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Psychopath vs sociopath which is worse

Have you ever met someone that turned your world upside down? Who tried to destroy every good thing in your life? Who was manipulative and good at it? We often blame ourselves when we meet these types of people. We tell ourselves that it is our fault we let our walls down and that we trusted these people, however when you encounter a sociopath or a psychopath, they often hide their true character in order to gain your trust. Once they have gained your trust, before you know it, your world is shaken apart.

The terms psychopath and sociopath are often used interchangeably, which causes much semantic confusion, as there are differences each term. It is important to understand that the fifth edition of the Diagnostic and Statistical Manual of Mental Disorders (DSM-5) formally classifies both psychopathy and sociopathy as antisocial personality disorder (ASPD). Those terms are used by the lay public far more than is the ASPD designation, however. Here’s a breakdown of all three labels and why some are used more often than others, depending on the clinical picture.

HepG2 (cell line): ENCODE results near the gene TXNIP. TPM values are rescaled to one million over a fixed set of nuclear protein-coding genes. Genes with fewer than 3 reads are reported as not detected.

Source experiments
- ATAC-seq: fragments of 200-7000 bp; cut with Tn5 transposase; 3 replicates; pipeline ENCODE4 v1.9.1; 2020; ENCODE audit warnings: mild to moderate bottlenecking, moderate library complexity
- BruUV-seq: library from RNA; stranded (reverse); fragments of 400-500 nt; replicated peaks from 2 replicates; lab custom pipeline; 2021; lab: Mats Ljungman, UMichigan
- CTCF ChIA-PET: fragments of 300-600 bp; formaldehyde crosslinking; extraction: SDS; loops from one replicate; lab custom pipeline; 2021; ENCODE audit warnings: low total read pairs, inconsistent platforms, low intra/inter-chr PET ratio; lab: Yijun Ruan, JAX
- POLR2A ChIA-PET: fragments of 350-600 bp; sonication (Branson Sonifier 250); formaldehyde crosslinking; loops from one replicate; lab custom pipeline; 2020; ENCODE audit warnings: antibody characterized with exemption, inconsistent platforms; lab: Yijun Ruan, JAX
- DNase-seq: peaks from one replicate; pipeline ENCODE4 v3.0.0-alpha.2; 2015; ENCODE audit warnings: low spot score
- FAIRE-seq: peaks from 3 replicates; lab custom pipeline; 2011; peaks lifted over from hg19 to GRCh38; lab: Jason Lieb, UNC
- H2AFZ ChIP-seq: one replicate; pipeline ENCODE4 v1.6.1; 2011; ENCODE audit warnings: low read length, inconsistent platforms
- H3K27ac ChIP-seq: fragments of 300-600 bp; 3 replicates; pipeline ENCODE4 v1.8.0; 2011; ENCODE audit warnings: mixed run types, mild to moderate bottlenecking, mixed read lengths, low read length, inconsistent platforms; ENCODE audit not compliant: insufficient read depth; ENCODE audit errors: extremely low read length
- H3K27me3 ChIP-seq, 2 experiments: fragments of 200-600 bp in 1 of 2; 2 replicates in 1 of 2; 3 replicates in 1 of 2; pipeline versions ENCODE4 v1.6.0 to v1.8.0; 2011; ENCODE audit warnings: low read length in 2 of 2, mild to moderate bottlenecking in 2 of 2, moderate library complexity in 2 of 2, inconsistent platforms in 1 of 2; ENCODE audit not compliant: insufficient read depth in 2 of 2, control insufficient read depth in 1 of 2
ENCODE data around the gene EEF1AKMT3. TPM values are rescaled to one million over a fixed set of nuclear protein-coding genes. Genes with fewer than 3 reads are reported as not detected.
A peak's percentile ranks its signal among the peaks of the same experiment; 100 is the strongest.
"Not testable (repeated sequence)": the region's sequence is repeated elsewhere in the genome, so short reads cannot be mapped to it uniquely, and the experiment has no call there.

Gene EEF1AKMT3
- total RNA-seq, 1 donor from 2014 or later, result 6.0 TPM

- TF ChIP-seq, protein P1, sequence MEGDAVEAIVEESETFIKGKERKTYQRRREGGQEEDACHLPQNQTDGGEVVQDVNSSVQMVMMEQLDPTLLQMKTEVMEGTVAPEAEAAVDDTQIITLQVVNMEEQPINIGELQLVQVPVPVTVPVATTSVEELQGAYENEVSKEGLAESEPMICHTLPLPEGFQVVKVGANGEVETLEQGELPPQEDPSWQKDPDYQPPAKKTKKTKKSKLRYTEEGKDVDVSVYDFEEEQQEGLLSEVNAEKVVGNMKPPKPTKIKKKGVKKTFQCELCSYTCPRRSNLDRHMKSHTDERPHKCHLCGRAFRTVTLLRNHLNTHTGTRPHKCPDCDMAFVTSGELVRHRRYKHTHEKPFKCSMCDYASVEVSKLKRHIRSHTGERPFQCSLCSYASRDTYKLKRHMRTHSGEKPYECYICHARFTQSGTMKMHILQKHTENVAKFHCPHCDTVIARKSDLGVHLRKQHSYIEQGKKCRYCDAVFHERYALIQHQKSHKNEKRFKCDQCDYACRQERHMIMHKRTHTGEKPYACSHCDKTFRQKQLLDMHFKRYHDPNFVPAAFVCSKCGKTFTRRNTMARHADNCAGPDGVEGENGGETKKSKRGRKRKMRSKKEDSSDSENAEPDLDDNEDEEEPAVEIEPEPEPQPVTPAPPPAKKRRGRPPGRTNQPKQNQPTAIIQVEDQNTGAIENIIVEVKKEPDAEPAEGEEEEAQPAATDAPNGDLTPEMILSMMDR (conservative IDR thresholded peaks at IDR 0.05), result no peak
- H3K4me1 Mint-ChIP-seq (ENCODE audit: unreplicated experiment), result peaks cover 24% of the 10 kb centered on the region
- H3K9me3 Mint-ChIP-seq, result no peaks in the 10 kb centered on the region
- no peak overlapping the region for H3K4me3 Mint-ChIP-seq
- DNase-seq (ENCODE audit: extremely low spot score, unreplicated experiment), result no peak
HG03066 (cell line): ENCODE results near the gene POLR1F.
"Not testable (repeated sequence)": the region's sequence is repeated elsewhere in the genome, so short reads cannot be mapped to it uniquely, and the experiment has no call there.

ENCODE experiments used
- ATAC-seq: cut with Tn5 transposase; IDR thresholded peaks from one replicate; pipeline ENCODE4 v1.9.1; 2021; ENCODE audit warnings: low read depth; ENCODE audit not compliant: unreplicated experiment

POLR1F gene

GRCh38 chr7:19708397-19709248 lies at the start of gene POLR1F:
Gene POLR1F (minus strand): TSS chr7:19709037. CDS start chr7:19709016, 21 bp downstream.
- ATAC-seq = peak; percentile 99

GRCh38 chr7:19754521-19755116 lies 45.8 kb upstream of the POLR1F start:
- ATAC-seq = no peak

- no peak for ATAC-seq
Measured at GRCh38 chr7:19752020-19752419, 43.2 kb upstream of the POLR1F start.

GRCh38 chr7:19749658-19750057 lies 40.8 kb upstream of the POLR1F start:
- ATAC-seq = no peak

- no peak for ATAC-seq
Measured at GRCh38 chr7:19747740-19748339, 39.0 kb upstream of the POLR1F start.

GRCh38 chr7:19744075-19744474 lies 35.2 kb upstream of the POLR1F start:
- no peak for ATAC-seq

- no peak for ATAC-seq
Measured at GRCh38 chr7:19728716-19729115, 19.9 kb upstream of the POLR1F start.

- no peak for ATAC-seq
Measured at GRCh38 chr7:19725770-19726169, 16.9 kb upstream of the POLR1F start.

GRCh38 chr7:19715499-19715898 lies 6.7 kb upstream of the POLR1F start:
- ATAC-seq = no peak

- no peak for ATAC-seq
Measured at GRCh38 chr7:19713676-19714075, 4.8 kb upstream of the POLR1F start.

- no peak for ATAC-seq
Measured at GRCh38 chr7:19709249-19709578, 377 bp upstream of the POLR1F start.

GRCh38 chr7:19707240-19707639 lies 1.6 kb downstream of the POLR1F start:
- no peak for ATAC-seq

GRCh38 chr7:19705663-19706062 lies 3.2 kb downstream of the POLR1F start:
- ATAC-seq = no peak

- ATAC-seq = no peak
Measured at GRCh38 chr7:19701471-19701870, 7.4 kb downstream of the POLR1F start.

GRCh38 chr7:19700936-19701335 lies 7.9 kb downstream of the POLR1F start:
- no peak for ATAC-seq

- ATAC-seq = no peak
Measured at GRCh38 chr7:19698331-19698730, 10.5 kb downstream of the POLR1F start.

Antisocial personality disorder (ASPD)

Antisocial personality disorder is listed in the DSM under the Cluster B personality disorder group, one that is characterized by dramatic and unpredictable behavior. An antisocial personality fits the profile in that such individuals ignore or subvert the rules of society. Individuals with this personality disorder demonstrate behaviors that disregard the violation and rights or others and society. To formally diagnose ASPD, signs and symptoms must be present before 15 years of age although this diagnosis cannot be made unless the individual is at least 18 years of age. The following are signs and symptoms of antisocial personality disorder:

  • Failure to obey laws and norms by engaging in behavior which results in a criminal arrest, or would warrant criminal arrest
  • Lying, deception, and manipulation, for profit or self-amusement
  • Impulsive behavior
  • Irritability and aggression
  • Blatantly disregards the safety of self and others
  • A pattern of irresponsibility
  • Lack of remorse for actions